Facebook Users React To Privacy Breaches In the same week that Mark Zuckerberg testified about the extent of users' privacy violations, Facebook has also been alerting some 87 million users that their data may have been scooped up.
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Facebook Users React To Privacy Breaches

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Facebook Users React To Privacy Breaches

Facebook Users React To Privacy Breaches

Facebook Users React To Privacy Breaches

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In the same week that Mark Zuckerberg testified about the extent of users' privacy violations, Facebook has also been alerting some 87 million users that their data may have been scooped up.

NOEL KING, HOST:

Facebook has started letting around 87 million of its users know that their data may have been scooped up by the political data firm Cambridge Analytica. NPR's Laura Sydell talked to some Facebook users who got the notification.

LAURA SYDELL, BYLINE: When Mark Zuckerberg testified before Congress, he said there'd been no mass exodus from the site since the revelations about improper use of personal data. Senator Ron Johnson, a Republican from Wisconsin, had this to say.

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RON JOHNSON: So it's kind of safe to say that Facebook users don't seem to be overly concerned about all these revelations, although obviously Congress apparently is.

MARK ZUCKERBERG: Well, Senator, I think people are concerned about it. And I think these are incredibly important issues that people want us to address.

SYDELL: In fact, a Gallup poll from last week shows that 55 percent of Americans are concerned about their personal data being sold and used by other companies. NPR reached out, on social media of course, to see how the people who got an alert this week felt. We got over 70 responses.

KAREN CASEY: It made me feel violated and angry.

SYDELL: Karen Casey, a 60-year-old who lives in Louisiana, got a Facebook alert this week that her information had been shared with Cambridge Analytica. She was bothered that they might have tried to manipulate her.

CASEY: Using this data to study all these people psychologically and then to use that information to target people with a certain message - there's just something dark about that to me.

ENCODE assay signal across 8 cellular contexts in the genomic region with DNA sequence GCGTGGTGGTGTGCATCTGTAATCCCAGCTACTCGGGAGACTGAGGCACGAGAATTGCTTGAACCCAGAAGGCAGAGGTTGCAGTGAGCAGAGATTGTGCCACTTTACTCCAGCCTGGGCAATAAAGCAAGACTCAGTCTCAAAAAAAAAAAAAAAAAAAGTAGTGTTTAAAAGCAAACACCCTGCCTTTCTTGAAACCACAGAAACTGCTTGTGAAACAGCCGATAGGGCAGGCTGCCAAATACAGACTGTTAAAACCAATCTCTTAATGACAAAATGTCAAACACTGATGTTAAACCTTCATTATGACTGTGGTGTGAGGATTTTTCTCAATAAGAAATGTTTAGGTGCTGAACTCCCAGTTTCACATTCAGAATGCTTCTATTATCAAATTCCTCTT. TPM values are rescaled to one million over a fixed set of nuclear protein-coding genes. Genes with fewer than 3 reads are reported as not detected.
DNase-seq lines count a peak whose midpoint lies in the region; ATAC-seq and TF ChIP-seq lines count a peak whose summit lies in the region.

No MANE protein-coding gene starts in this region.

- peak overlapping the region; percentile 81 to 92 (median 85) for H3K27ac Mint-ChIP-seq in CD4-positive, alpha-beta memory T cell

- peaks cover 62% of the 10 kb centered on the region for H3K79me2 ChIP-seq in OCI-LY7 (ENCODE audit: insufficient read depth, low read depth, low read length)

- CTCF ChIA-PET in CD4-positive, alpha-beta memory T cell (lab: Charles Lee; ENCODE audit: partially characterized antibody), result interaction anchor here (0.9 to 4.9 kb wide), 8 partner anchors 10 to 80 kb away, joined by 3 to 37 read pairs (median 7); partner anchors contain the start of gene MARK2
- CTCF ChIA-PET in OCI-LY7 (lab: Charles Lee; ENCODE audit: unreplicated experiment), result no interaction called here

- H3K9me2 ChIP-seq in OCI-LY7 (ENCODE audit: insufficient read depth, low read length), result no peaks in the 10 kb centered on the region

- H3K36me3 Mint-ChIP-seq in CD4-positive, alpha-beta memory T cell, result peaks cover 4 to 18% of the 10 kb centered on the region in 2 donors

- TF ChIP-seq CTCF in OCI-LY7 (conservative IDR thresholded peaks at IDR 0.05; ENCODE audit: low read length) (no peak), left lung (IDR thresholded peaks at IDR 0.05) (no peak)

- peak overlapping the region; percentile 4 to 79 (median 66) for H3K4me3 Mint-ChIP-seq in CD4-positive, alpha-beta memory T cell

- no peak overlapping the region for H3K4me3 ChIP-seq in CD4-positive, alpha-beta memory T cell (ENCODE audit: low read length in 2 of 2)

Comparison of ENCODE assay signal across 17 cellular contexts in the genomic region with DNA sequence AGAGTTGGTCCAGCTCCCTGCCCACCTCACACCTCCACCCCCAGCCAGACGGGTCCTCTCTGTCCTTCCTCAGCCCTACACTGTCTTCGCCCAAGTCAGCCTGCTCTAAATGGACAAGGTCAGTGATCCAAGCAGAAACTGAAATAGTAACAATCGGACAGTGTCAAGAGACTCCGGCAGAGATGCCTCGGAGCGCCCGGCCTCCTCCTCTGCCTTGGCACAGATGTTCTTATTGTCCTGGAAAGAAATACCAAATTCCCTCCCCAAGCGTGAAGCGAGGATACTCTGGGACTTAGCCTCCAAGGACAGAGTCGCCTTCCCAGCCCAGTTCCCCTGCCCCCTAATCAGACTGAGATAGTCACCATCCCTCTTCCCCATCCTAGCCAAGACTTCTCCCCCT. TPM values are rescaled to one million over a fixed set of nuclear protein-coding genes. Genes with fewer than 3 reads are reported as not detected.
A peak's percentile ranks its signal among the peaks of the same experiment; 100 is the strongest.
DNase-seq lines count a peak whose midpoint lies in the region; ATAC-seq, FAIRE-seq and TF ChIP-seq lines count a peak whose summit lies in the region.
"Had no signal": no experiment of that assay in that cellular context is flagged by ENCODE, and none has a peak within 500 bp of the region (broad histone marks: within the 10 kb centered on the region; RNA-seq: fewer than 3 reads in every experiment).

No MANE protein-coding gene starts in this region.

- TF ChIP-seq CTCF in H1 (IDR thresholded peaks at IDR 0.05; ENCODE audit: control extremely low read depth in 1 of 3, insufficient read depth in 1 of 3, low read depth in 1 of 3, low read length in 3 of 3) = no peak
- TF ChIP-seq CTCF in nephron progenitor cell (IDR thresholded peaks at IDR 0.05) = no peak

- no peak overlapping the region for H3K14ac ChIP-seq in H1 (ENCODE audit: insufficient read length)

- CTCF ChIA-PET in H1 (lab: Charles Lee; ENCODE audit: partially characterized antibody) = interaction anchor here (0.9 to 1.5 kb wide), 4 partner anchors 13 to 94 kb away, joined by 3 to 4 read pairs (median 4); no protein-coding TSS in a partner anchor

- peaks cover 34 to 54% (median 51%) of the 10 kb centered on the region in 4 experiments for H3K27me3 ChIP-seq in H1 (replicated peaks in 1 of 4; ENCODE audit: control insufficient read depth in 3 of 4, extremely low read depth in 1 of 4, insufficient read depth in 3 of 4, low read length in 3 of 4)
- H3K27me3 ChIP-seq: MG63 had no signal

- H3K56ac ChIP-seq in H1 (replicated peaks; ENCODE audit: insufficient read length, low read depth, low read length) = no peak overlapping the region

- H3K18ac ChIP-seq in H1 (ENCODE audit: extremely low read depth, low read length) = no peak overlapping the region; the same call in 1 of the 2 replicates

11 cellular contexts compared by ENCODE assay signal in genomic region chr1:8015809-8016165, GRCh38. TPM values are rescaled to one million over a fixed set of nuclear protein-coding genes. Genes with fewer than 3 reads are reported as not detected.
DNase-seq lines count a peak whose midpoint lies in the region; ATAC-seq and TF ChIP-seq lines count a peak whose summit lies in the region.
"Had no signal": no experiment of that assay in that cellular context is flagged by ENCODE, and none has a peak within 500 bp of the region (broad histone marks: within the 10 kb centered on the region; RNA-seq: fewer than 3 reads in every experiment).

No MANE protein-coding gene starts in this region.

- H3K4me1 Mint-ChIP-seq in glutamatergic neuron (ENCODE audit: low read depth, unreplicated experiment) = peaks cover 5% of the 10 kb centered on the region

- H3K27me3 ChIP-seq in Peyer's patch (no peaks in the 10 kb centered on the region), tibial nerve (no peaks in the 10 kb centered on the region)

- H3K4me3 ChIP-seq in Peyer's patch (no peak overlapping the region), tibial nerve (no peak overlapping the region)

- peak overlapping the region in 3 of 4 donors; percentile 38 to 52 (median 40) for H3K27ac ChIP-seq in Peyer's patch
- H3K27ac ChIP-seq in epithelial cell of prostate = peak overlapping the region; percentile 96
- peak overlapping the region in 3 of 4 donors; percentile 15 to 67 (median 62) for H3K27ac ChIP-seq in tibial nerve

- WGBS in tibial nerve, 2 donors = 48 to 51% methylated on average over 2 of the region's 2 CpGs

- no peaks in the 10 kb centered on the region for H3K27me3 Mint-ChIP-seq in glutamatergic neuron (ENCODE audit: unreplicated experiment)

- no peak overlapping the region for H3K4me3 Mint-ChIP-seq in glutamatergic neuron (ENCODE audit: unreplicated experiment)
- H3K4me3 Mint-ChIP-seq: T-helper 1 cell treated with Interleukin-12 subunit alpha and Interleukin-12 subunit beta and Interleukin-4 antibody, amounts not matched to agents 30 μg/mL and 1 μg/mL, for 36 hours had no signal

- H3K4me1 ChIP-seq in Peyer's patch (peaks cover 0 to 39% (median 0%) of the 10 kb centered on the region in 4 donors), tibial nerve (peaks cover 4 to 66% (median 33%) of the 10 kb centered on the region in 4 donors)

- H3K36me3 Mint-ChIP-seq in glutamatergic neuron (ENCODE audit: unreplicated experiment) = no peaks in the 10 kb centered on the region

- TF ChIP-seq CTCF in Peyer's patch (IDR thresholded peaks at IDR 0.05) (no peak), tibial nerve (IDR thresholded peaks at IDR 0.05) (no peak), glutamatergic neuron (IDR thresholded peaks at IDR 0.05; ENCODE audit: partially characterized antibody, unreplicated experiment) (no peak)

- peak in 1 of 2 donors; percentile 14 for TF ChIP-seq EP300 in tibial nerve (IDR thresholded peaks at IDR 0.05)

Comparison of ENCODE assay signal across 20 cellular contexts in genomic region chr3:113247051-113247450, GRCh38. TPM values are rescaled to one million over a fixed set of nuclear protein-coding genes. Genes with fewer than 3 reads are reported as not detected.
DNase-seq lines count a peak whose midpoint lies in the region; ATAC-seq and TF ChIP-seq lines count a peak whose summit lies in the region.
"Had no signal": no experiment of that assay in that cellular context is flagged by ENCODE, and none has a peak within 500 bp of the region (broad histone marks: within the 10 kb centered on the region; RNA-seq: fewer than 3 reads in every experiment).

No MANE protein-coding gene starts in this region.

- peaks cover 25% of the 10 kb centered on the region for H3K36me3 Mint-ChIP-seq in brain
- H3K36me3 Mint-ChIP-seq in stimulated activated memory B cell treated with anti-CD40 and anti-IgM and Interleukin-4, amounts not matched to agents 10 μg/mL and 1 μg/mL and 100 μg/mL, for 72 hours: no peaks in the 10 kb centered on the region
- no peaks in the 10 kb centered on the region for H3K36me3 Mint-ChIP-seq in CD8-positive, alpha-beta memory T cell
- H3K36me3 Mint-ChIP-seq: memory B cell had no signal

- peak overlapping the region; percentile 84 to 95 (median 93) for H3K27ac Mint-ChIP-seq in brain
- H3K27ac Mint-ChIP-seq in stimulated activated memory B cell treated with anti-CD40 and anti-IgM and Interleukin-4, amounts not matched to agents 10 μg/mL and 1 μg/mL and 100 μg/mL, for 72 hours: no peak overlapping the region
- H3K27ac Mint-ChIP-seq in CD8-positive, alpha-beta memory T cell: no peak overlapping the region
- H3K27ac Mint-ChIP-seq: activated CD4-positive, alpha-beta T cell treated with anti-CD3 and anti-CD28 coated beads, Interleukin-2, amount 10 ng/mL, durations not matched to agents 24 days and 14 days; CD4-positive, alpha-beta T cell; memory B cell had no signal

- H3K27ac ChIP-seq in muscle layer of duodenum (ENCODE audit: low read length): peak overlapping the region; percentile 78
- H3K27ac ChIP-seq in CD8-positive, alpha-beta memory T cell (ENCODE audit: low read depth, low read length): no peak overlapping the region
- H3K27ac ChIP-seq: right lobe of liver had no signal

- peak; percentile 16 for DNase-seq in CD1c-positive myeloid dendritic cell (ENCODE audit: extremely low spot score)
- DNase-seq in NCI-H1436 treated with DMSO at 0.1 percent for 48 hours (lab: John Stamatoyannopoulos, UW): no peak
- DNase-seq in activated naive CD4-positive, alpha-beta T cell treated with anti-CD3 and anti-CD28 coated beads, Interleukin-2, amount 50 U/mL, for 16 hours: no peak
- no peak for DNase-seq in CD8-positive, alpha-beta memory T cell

SYDELL: Casey's been thinking about deleting her Facebook account, but it's the place where she connects with all her old high school pals.

CASEY: What could I do differently? I'll get everybody's email and make sure I have everybody's phone number and then shut it down.

SYDELL: That's a lot of work, and she hasn't done it yet. She's not the only one who's upset and yet finds it hard to part with Facebook. Carolyn Williamson works in government in Dallas, Texas, and she's involved in politics. For her, Facebook is an important communication platform that makes her hesitate to delete it.

CAROLYN WILLIAMSON: I'm still not going to be getting the news. I'm still not going to be seeing what's going on. And if I do have a message that I want to get out, how do I get it out?

SYDELL: This feeling of resignation was common to the more than 70 people who responded to NPR's call out.

NICHOLAS MCDOWELL: I would love to be able to leave Facebook.

SYDELL: Nicholas McDowell, a 46-year-old who lives in Silicon Valley, has tried to get off Facebook. He says every time he hears about a competitor, he tries it.

MCDOWELL: But unless I can convince my current set of friends, my friends from high school, my friends from college, my parents, my siblings to kind of move over there en masse, it doesn't seem like going over there will be a similar experience.

SYDELL: McDowell hopes that Congress will come up with a way to regulate consumer privacy online. So did others who spoke to NPR, though they were all skeptical that this Congress would manage to get it done. Laura Sydell, NPR News.

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